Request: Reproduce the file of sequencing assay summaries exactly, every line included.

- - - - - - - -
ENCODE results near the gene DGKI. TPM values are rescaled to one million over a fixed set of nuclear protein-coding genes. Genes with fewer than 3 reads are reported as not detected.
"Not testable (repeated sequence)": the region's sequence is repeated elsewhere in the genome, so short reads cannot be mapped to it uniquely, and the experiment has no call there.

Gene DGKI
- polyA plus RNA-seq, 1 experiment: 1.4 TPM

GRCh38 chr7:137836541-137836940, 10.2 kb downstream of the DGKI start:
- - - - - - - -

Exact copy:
ENCODE results near the gene DGKI. TPM values are rescaled to one million over a fixed set of nuclear protein-coding genes. Genes with fewer than 3 reads are reported as not detected.
"Not testable (repeated sequence)": the region's sequence is repeated elsewhere in the genome, so short reads cannot be mapped to it uniquely, and the experiment has no call there.

Gene DGKI
- polyA plus RNA-seq, 1 experiment: 1.4 TPM

GRCh38 chr7:137836541-137836940, 10.2 kb downstream of the DGKI start: